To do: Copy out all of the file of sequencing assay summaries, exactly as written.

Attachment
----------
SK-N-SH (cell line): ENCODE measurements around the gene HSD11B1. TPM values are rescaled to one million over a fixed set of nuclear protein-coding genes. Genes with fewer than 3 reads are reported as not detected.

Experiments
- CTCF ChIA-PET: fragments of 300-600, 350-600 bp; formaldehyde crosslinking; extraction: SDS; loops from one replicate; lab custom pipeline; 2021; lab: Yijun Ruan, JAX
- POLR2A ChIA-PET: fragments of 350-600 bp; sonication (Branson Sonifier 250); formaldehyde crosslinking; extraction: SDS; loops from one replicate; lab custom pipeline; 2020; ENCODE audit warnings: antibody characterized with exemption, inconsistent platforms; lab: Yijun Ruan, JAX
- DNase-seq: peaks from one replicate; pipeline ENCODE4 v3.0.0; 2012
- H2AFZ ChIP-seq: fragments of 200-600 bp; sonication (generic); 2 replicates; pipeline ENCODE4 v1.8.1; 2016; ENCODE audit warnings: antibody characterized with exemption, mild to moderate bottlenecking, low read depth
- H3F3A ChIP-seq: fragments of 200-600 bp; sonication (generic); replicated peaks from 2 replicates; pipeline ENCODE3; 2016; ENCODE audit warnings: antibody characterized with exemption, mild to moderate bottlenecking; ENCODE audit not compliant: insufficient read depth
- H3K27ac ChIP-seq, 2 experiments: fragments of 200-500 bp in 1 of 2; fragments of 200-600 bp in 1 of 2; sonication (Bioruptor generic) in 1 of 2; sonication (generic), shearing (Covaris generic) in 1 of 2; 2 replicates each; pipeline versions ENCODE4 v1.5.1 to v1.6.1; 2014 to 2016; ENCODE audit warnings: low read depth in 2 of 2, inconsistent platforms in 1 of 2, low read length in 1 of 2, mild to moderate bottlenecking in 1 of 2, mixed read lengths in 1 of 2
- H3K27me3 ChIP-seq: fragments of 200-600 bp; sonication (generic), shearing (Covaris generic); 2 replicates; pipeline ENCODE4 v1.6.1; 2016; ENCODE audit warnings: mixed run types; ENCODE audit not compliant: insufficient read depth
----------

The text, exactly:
SK-N-SH (cell line): ENCODE measurements around the gene HSD11B1. TPM values are rescaled to one million over a fixed set of nuclear protein-coding genes. Genes with fewer than 3 reads are reported as not detected.

Experiments
- CTCF ChIA-PET: fragments of 300-600, 350-600 bp; formaldehyde crosslinking; extraction: SDS; loops from one replicate; lab custom pipeline; 2021; lab: Yijun Ruan, JAX
- POLR2A ChIA-PET: fragments of 350-600 bp; sonication (Branson Sonifier 250); formaldehyde crosslinking; extraction: SDS; loops from one replicate; lab custom pipeline; 2020; ENCODE audit warnings: antibody characterized with exemption, inconsistent platforms; lab: Yijun Ruan, JAX
- DNase-seq: peaks from one replicate; pipeline ENCODE4 v3.0.0; 2012
- H2AFZ ChIP-seq: fragments of 200-600 bp; sonication (generic); 2 replicates; pipeline ENCODE4 v1.8.1; 2016; ENCODE audit warnings: antibody characterized with exemption, mild to moderate bottlenecking, low read depth
- H3F3A ChIP-seq: fragments of 200-600 bp; sonication (generic); replicated peaks from 2 replicates; pipeline ENCODE3; 2016; ENCODE audit warnings: antibody characterized with exemption, mild to moderate bottlenecking; ENCODE audit not compliant: insufficient read depth
- H3K27ac ChIP-seq, 2 experiments: fragments of 200-500 bp in 1 of 2; fragments of 200-600 bp in 1 of 2; sonication (Bioruptor generic) in 1 of 2; sonication (generic), shearing (Covaris generic) in 1 of 2; 2 replicates each; pipeline versions ENCODE4 v1.5.1 to v1.6.1; 2014 to 2016; ENCODE audit warnings: low read depth in 2 of 2, inconsistent platforms in 1 of 2, low read length in 1 of 2, mild to moderate bottlenecking in 1 of 2, mixed read lengths in 1 of 2
- H3K27me3 ChIP-seq: fragments of 200-600 bp; sonication (generic), shearing (Covaris generic); 2 replicates; pipeline ENCODE4 v1.6.1; 2016; ENCODE audit warnings: mixed run types; ENCODE audit not compliant: insufficient read depth